The Early Missile Defense Deployment Option: Fort Greely, Alaska, in 2004
Council for a Livable World
July 23, 2001
The Bush Administration has declared its intention to deploy a "rudimentary" national missile defense system at Fort Greely, Alaska, as early as 2004. Work on clearing the site could begin this summer. The first construction that may violate the 1972 Anti-Ballistic Missile Treaty could begin in the spring of 2002.
While the Administration has justified Fort Greely as a new testing site that also could be turned into an emergency deployment location, there are many questions about the usefulness of Fort Greely for either testing or early deployment.
The first word of this deployment scheme appeared in early July through talking points developed by the National Security Council for circulation to U.S. embassies abroad. The talking points stated, "Deployment of an interim ground-based system could be completed in Alaska as early as 2004 by upgrading existing radar capabilities and emplacing interceptors drawn from test assets."
Deputy Secretary of Defense Paul Wolfowitz provided more details at a July 12 Senate Armed Services committee hearing. He announced that construction at Fort Greely is scheduled to begin in April 2002 to permit testing "under realistic operational conditions."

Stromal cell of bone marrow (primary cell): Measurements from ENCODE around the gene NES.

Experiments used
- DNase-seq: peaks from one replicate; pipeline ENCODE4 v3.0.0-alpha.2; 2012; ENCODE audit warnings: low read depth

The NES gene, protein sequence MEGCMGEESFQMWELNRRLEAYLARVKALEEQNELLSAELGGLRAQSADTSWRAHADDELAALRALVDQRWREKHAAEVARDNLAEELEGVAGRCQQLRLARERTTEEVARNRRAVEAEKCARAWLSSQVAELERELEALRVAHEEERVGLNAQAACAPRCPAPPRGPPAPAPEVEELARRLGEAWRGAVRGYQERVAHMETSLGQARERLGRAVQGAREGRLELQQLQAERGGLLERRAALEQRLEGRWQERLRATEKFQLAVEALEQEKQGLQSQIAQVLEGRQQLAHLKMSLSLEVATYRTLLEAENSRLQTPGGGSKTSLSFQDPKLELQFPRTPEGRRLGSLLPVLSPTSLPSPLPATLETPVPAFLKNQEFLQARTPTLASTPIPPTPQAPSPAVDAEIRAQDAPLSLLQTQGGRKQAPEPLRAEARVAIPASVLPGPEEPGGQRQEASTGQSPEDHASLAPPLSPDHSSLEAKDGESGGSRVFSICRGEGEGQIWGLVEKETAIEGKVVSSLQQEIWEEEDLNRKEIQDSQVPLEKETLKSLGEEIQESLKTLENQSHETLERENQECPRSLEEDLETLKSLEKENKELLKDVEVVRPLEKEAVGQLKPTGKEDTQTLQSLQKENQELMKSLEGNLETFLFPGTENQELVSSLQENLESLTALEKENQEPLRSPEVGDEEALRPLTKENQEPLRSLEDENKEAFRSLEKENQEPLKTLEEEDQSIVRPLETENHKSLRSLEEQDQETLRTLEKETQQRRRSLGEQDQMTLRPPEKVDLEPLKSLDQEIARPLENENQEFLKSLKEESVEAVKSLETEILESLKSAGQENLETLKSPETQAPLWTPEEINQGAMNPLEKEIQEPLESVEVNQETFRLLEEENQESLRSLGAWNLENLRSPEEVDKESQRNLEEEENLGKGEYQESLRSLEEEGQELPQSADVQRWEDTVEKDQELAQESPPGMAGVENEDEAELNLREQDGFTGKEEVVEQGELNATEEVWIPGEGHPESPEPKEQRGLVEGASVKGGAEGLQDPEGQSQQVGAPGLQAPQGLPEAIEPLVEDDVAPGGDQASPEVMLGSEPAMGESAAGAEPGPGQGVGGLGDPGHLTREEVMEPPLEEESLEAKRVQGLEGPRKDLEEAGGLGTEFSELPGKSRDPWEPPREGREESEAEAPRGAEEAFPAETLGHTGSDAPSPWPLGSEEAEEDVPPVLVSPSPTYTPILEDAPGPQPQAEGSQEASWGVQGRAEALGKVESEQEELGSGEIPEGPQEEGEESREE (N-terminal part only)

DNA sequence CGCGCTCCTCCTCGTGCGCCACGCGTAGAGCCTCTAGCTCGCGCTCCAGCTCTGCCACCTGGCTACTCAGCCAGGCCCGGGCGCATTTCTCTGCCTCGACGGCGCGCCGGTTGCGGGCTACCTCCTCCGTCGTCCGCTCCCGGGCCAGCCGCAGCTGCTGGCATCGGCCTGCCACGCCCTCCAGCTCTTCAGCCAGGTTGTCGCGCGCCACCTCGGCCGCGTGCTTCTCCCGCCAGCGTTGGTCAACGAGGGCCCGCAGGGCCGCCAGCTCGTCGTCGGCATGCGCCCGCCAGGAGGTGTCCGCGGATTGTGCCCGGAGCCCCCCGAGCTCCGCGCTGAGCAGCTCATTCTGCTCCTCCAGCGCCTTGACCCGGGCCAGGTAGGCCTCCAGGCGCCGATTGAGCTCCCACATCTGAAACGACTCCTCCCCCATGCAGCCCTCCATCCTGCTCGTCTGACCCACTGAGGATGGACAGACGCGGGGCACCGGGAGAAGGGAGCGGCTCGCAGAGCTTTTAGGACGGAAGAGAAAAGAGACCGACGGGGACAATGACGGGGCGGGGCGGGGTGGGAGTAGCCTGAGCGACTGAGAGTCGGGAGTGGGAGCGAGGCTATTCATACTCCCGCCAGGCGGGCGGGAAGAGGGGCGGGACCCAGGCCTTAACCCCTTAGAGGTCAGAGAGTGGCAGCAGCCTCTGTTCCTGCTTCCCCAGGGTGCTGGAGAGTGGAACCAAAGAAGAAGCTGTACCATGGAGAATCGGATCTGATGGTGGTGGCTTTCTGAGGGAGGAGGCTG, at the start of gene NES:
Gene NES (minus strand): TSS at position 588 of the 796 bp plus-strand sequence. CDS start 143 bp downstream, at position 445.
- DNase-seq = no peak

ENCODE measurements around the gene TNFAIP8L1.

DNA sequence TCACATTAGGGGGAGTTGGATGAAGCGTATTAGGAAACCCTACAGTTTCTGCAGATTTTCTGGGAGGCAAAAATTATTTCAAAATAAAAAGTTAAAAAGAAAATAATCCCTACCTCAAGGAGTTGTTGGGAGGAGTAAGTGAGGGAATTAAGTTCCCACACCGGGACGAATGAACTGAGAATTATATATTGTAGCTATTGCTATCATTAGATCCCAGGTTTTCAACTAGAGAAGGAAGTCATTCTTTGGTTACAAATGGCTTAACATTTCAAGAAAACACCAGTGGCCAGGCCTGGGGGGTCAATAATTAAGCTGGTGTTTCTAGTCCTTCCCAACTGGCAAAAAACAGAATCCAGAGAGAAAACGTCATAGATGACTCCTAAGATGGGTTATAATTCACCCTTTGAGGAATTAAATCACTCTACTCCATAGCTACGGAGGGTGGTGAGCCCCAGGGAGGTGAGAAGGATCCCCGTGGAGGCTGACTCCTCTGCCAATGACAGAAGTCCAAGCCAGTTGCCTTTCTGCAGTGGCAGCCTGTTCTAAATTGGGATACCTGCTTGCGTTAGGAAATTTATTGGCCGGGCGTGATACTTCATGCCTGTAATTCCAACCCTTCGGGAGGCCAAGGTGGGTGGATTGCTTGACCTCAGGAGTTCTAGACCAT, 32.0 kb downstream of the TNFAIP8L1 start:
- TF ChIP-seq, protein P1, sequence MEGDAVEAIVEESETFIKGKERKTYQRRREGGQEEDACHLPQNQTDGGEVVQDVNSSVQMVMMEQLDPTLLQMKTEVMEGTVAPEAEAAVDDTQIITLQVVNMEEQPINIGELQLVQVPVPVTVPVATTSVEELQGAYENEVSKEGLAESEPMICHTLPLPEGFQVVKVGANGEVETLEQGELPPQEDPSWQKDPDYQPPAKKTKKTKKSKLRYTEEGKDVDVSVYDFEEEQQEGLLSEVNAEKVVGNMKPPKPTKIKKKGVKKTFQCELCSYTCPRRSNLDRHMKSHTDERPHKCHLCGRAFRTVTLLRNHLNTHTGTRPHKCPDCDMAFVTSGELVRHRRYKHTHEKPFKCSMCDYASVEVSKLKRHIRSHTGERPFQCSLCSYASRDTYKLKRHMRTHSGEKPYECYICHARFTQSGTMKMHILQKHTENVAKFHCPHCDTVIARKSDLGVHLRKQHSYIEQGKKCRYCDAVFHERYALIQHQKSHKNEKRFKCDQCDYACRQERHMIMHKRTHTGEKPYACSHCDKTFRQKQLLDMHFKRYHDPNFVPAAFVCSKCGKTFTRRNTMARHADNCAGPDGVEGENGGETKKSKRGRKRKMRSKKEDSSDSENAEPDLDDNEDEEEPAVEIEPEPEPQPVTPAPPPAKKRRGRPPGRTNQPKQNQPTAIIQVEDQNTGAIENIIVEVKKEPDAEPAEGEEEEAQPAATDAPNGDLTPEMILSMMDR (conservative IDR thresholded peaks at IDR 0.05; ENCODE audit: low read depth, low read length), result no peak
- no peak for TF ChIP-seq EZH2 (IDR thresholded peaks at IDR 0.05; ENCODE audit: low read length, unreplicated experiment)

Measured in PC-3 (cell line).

At a July 17 Senate Armed Services Committee hearing, Wolfowitz submitted an information sheet on the Fort Greely site. It said that construction of five silos there will begin "in the spring or early summer" of 2002. The fact sheet also said that two launcher silos will be constructed at Kodiak, Alaska, in the spring/summer of 2003. Both sites are designed for an expanded testing program of the land-based, mid-course interceptor program begun during the Clinton Administration. The large phased-array radar called Cobra Dane at Shemya Island in Alaska will be upgraded as well.
At that July 17 hearing, Wolfowitz spoke of making the investment in the Alaska test bed "convertible to operational capability, if and when we decide to go forward." In response to a question from Sen. Levin, Wolfowitz described the deployment option as "a very rudimentary one." At the same hearing Ballistic Missile Defense Organization director Lt. Gen. Ronald Kadish stretched the deployment window to "sometime in the calendar year '04 to '06 . . . because of the nature of the uncertainty that we have."